Robert II of Bassunvilla, Robert III of Loritello

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Robert II of Bassunvilla, Robert III of Loritello

Italian: Roberto II di Bassavilla, Roberto III di Loritello
Also Known As: "Basunvilla", "Bassonville"
Birthdate:
Death: September 15, 1182
Immediate Family:

Son of Robert I de Bassavilla, conte di Conversano and Judith di Bassavilla, of Sicily
Husband of Adelisa of Loreto, of Sicily
Father of markgraph Amand Basavol
Brother of Guillaume de Basunvilla

Occupation: count of Conversano (from 1138) and Loritello (from 1154, as Robert III)
Managed by: Pam Wilson (may be slow to respond)
Last Updated:

About Robert II of Bassunvilla, Robert III of Loritello

-https://en.wikipedia.org/wiki/Robert_III_of_Loritello


-http://fmg.ac/Projects/MedLands/NEAPOLITAN%20NOBILITY.htm#RobertLor...

a) ROBERT [II] de Basunvilla (-15 Sep 1182). William of Tyre names him and specifies that he was the son of the "amita" of Guillaume I King of Sicily[1067]. "Robert de Bassonville comte de Conversano" donated the church of San Martino di Molfetta to Cava by charter dated 19 Oct 1136 which names "feue Judith femme du comte et Robert leur fils"[1068]. Ioannes Kinnamos names "Bassavilla Rogerii Siciliæ tyranni ex sorore nepos"[1069]. He succeeded his father as Conte di Conversano. "…Robertus comes Cupersani…" subscribed the charter dated Nov 1143 under which "Rogerus…rex Sicilie, ducatus Apulie et principatus Capue" assured Santa Maria a Capella, Naples of his protection[1070]. The Romoaldi Annales name "Robbertus de Basavilla comes de Conversano consobrinos frater eiusdem regi" in [1154][1071]. The Chronicle of Romualdo Guarna records that "Robertus de Basavilla comes de Conversano consobrinus frater eiusdem regis" was present at the coronation of Guillaume I King of Sicily (in 1154), adding that the king granted him "comitatum de Lauritello" and sent him to Apulia with honours[1072]. The Chronicle of Romualdo Guarna records that, after the coronation of Guillaume I King of Sicily (in 1154), Pope Hadrian IV invaded "terra di Lavoro" with "Roberto Capuano principe et Andrea de Rupe-canina", and that parts of Apulia were conquered by "Roberto Capuano principe" and "comite Roberto", but that "comitem Robertum, Andream de Rupecanina" fled to join the Pope[1073]. The Chronicle of Romualdo Guarna records that Guillaume I King of Sicily sent "Riccardum de Saya" to suppress a rebellion by "comes Robertus", dated to [1160] from the context[1074]. He was created Conte di Loritello by Guillaume I King of Sicily at Easter 1154: the Chronicon Casauriensis records that King Guillaume appointed "Robert de Bassonville Count of Loritello" "wishing to benefit his relatives"[1075]. The Ignoti Monachi Chronica records that in the first year of the reign of Guillaume I King of Sicily, [1154/55], "Robertus, qui fuerat princeps Capuanus, Robertus comes de Lauritello consanguineus regis et comes Andreas nepos condam Raynulfi" by whom he had "filium Symonem, quem constituit principem Capue" invaded the kingdom "cum Grecorum exercitu" and subjugated "totam Apuliam et Terram Laboris"[1076]. Hugo Falcandus names "Count Robert of Loritello…the king's maternal cousin" (although the reference to "maternal cousin" has not been elucidated) and records that he opposed chancellor Maio of Bari who plotted against him[1077]. The Annales Casenses record that in 1155 "Robbertus comes Lorotelli" invaded the kingdom, took "totam Marinam" and sacked the castle of Bari, and that in 1156 Guillaume King of Sicily destroyed Bari but allowed "comitem Lorotelli et comitem Andream" to leave[1078]. A short anonymous Chronicle of Cassino records that "Robertus comes Lorotelli" captured the kingdom in 1155[1079]. The Annales Casenses record that in 1160 "comes Robbertus di Lorotello et comes Andreas" entered the kingdom[1080]. "…Robertus de Loritello…" was among the subscribers to a charter dated 1060 under which "Robertus dux Italie, Apulie et Calabrie atque Sicilie" donated "castrum Aquebelle" to the monastery of La Trinità at Cava[1081]. The Annales Ceccanenses record that "comes Robbertus" invaded "terram usque Tarrentum" in 1161[1082]. Hugo Falcandus records that "Robert Count of Loritello had invaded most of the realm and got as far as Orgeolo…on the borders of Apulia and Calabria"[1083]. The "Catalogus Baronum", dated to [1168], records the feeholders "de comitatu Loritelli", but no "comes", which suggests that the title had lapsed at that time[1084]. The Annales Ceccanenses and the Annales Casenses both record that in 1169 "comes Robbertus de Loretello" made peace with the king of Sicily[1085]. The Chronicon Fossæ Novæ records that "comes Robertus de Loretello" made peace with the king in Sicily in Mar 1169[1086].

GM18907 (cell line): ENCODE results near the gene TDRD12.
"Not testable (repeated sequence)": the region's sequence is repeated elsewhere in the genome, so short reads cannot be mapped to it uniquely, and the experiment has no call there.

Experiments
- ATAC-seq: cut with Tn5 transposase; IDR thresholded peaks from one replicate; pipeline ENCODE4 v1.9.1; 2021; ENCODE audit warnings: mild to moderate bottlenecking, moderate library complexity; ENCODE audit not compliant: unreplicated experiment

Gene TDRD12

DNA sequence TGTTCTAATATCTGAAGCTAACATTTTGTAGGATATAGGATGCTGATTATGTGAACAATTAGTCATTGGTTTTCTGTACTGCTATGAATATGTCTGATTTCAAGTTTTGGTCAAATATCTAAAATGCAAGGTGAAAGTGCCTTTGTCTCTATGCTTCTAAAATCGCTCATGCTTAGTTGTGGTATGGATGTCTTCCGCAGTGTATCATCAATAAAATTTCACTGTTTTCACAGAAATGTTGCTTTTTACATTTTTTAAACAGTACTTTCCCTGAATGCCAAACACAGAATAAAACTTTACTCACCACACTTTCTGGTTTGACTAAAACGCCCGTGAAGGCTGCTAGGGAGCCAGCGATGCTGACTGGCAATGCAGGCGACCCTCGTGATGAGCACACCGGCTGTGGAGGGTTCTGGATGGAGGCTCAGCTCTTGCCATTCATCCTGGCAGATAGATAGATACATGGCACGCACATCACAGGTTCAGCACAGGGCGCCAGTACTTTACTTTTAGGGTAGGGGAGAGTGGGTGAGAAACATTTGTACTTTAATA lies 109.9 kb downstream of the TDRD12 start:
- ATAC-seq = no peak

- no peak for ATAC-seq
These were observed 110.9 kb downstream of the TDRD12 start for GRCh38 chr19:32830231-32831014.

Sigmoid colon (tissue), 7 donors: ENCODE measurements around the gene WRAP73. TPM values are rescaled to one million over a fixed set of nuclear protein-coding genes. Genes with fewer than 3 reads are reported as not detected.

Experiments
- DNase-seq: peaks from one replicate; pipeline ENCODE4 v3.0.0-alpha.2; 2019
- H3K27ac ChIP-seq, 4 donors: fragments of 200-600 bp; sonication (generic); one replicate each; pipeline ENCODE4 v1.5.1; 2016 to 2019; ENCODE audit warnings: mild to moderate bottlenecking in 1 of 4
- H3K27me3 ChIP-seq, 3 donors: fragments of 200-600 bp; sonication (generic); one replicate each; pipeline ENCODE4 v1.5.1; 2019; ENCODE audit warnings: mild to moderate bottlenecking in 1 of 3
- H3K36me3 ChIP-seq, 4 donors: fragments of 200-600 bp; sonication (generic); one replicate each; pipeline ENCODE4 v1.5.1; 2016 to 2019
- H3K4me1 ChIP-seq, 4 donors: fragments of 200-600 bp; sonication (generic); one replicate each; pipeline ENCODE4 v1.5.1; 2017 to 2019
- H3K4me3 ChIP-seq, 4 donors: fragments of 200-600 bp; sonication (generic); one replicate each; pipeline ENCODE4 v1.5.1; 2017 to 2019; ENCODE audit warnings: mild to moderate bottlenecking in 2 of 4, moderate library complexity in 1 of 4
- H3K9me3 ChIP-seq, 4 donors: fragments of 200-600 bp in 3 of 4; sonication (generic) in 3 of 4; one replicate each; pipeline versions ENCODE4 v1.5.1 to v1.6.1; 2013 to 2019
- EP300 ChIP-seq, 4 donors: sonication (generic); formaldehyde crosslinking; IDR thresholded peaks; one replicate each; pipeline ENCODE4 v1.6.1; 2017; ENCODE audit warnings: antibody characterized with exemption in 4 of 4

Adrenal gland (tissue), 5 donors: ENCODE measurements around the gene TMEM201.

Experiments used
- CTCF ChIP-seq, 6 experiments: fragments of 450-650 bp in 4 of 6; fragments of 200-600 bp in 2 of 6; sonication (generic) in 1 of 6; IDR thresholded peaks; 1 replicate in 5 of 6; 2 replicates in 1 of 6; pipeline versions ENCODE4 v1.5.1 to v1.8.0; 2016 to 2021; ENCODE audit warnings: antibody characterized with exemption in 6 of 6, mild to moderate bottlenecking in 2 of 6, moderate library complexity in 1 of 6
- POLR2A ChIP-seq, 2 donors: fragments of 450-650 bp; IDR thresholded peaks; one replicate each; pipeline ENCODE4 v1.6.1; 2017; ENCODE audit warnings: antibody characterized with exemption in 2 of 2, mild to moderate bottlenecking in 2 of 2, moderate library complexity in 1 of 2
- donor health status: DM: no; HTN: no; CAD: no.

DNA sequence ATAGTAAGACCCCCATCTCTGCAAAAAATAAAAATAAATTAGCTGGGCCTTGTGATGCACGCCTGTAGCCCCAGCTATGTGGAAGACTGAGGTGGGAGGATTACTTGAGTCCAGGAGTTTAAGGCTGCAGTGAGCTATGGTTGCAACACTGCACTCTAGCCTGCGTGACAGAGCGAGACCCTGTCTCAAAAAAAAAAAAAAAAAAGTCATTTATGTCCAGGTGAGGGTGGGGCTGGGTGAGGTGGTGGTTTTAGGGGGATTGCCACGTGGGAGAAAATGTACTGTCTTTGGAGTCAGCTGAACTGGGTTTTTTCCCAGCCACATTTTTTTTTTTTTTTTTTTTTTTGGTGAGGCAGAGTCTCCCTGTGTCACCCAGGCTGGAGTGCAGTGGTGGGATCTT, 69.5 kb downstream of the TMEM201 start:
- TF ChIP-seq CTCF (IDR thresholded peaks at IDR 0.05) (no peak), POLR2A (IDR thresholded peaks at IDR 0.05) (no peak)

m as her second husband, ADELISA of Sicily, divorced wife of IOZZELINO Conte di Loreto, [illegitimate] daughter of ROGER II King of Sicily & his [mistress ---] (-after [1184/87]). Chalandon states that Adelisa, daughter of King Roger II, married "Jocelin comte de Loreto"[1087]. It is unlikely that Adelisa was the king´s daughter by his first marriage, as Romoald only refers to one daughter whose death he records young. The chronology suggests that she could not have been born from her father´s second or third marriages. It is likely therefore that Adelisa was illegitimate. The primary source which confirms her name and two marriages has not been identified. Ctss di Florenzia.

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